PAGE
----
Since Thanksgiving is just days away and kindergarten kids are drawing pictures of Pilgrims in funny hats, today seemed like a good time to recommend rereading The Winthrop Woman, Anya Seyton’s historical novel about one of America’s more famous — some would say more infamous — Puritans.
“The Winthrop Woman” was Elizabeth Fones Winthrop Feake Hallett, born 1610 to Thomas and Anne Winthrop Fones. Anne was sister to John Winthrop, who was to become an early settler of the Massachusetts Bay Colony and later its Governor.
Elizabeth married one of her first cousins, a son of John Winthrop, which is how she got the moniker “the Winthrop Woman.”
Elizabeth led a fascinating life. (At least it’s fascinating for readers; living it must have been an entirely different matter.) She had bad luck with husbands in an era when having a husband was practically a requirement for survival.
But she survived, as Seyton’s novel shows. Today “the Winthrop woman” is considered one of the founders of Greenwich, Connecticut.
She’s also an ancestor of Howard Dean, Vermont governor and 2004 presidential candidate; aviator Amelia Earhart; former Secretary of State John Kerry; and Microsoft founder Bill Gates.
The portrait of Elizabeth Winthrop shown below was done by English painter George Richmond who lived about 200 years after Winthrop. He’s made her appear far more genteel than did the book jacket artist.
In honor of Independence Day, I thought I’d pull a list of vintage bestsellers about the War for Independence. I was surprised at how few novels were written about the American Revolution and even more surprised by how unmemorable those few are. In nearly every case, the historical information is more interesting than the invented plot and characters.
Here’s a short list of some long novels about the American War for Independence with links to reviews on this site.
Oliver Wiswell by Kenneth Roberts (1940) is a story of the Revolution told from the perspective of an English loyalist, and the best of the five novels.
The Tree of Liberty by Elizabeth Page (1939) is a slow-moving story of the political in-fighting among the colonists attempting to free themselves from the rule of the Crown.
Drums Along the Mohawk by Walter D. Edmonds (1937) is a tale of pioneers in upstate New York who spent most of the Revolution fighting off Indian raids and waiting for Congress to pay them the money it owed them.
Stars on the Sea by F. Van Wyck Mason (1940) is a fictional account of how America got her Navy.
Alice of Old Vincennes by Maurice Thompson (1901) is the story of a pro-colonist pioneer lass at Fort Vincennes, which changed hands several times during the Revolution.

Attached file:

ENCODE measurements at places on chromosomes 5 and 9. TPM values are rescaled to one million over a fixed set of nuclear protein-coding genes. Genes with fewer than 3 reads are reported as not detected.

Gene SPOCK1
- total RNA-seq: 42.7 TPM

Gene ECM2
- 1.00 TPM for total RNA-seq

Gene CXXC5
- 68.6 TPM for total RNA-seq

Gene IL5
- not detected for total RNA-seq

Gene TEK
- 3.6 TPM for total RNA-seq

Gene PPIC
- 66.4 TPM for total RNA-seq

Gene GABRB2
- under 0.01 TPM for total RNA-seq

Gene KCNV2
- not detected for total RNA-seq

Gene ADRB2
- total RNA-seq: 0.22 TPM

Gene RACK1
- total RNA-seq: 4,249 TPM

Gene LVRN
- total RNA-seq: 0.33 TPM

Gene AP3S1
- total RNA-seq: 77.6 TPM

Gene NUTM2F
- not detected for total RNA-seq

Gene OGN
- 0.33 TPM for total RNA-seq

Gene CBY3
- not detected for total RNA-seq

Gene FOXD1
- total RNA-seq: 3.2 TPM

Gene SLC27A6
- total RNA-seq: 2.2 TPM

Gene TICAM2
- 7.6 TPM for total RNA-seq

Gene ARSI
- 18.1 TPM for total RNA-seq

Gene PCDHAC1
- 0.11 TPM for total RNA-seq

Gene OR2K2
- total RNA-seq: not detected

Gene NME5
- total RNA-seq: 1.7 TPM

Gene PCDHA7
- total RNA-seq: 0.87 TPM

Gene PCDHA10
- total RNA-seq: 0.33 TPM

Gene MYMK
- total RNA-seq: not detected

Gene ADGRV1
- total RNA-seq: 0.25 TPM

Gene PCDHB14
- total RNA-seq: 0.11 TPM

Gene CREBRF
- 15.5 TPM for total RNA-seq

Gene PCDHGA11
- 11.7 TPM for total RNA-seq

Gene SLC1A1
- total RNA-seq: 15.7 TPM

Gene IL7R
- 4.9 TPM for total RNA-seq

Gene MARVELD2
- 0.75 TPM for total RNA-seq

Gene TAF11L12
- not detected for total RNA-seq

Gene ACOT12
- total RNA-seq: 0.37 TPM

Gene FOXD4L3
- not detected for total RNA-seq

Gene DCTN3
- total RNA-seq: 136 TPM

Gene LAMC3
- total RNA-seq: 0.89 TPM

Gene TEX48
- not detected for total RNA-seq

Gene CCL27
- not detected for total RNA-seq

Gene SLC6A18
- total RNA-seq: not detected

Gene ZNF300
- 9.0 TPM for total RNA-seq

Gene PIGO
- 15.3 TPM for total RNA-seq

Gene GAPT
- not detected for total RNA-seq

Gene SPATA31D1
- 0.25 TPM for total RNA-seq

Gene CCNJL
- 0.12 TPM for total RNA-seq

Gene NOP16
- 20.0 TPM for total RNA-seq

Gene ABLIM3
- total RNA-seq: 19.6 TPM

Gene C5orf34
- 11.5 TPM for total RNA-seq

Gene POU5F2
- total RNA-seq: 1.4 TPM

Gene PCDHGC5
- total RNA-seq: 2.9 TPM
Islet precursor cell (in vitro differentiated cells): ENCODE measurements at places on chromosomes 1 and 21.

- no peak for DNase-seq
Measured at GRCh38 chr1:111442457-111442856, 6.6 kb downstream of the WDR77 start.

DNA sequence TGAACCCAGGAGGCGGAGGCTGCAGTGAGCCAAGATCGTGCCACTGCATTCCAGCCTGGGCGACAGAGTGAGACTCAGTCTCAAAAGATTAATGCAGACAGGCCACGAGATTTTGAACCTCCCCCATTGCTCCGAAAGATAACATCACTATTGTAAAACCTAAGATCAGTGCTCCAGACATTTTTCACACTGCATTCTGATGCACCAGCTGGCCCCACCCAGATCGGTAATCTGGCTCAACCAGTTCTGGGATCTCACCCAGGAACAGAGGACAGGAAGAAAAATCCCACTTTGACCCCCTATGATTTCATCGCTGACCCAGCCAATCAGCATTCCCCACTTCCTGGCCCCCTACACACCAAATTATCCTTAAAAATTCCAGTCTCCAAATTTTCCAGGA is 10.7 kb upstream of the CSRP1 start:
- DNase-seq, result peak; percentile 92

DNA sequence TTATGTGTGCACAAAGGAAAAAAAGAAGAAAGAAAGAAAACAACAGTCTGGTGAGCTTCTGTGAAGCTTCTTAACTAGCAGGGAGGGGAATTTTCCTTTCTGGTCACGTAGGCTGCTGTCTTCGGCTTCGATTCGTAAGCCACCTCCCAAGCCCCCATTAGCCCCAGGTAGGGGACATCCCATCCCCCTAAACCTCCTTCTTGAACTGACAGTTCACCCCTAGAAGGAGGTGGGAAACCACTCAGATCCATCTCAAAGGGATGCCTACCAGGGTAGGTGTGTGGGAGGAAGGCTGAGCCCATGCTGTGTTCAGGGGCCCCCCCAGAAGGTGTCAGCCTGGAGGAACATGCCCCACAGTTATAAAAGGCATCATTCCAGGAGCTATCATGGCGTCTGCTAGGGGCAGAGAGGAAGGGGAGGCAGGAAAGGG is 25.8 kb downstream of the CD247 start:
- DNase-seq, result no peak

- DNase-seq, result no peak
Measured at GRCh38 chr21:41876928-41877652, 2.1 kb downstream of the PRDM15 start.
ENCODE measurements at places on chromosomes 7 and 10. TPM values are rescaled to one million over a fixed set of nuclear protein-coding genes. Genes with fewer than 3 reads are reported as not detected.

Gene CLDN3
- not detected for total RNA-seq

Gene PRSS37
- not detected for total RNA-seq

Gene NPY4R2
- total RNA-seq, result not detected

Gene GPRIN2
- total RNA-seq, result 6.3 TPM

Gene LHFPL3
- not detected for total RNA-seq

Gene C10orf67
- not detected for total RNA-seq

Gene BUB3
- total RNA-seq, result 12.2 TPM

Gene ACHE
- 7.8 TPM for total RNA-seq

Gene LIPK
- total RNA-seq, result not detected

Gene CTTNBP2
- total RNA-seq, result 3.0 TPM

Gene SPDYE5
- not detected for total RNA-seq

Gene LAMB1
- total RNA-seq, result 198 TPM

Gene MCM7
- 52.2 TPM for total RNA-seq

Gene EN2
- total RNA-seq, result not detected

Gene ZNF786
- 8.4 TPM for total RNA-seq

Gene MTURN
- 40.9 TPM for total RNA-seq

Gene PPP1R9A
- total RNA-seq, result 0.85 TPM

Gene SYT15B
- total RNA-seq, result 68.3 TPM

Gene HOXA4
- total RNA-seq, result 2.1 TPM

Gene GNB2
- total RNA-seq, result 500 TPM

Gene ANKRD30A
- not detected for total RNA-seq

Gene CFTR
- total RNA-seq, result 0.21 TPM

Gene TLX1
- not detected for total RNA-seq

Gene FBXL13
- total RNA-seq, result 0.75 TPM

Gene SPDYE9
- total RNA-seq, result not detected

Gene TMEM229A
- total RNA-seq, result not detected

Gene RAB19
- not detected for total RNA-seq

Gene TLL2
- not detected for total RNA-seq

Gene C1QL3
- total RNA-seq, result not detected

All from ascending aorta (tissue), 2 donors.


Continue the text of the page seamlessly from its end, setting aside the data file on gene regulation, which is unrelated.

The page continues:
High Towers is a bodice-ripping historical novel about a lovely lass who becomes one of the early settlers of New Orleans.
Felicite’s father dies on the voyage to Montreal in 1697. Her mother returns to France, leaving the child to be brought up in the new world.
Felicite is adopted by Montreal’s leader, Charles le Moyne. Le Moyne arranges a marriage for Felicite with a rich Frenchman and ships her to New Orleans to marry him.
Felicite is already in love with a poor carpenter who has preceded her to New Orleans, but she’s willing to sacrifice herself for the good of the French colonies. Her new husband turns out to be too much of a brute even for Felicite’s patriotism.
Thomas B. Costain takes his plot and characters straight from the shelf with nary a variation on the standard pot-boiler romance.
The only novelty here is the historical setting. The le Moynes were a real family of 10 French-Canadian brothers who played a major role in keeping America from falling under Spanish domination.
Costain tries to weave all 10 brothers into this novel. The result is a forgettable novel about an almost forgotten period in American history.
By Thomas B. Costain
1949 Bestseller #7
My Grade: C+
Historical fiction doesn’t get any better than The Winthrop Woman, Anya Seton’s fascinating tale of Puritan America.
Elizabeth, the novel’s heroine, is niece and daughter-in-law to John Winthrop, the first governor of the Massachusetts Bay Colony.
Widowed before she reaches America, Elizabeth marries Robert Feake, a strange, weak young man. The Feakes flee Massachusetts when Elizabeth is accused of witchcraft. They settle in Greenwich, buy land, and seek the protection of Dutch citizenship.
Unhinged by an Indian attack, Robert returns to England. In order to get a divorce so she can marry again, Elizabeth says she committed adultery. That lie almost does her in. Elizabeth and her third husband, William Hallet, barely escape being tried for both adultery and bigamy.
Beneath all the exciting stuff—passion, witchcraft, massacres, madness—is a fascinating picture of Puritans. Far from being united by faith, they bickered constantly among themselves over doctrinal points and united only in contempt for Catholics, Baptists, and other heathen.
Readers would never guess this story wasn’t invented, but the facts, dates, and circumstances are all true. Sexton said the story didn’t need any additions to make it exciting. (She’s right.) She even incorporated characters’ written words into the novel’s dialog.
Don’t miss The Winthrop Woman. It’s a great read.
The Winthrop Woman
by Anya Seton
Houghton, Mifflin 1958
1958 Bestseller #8
My grade: A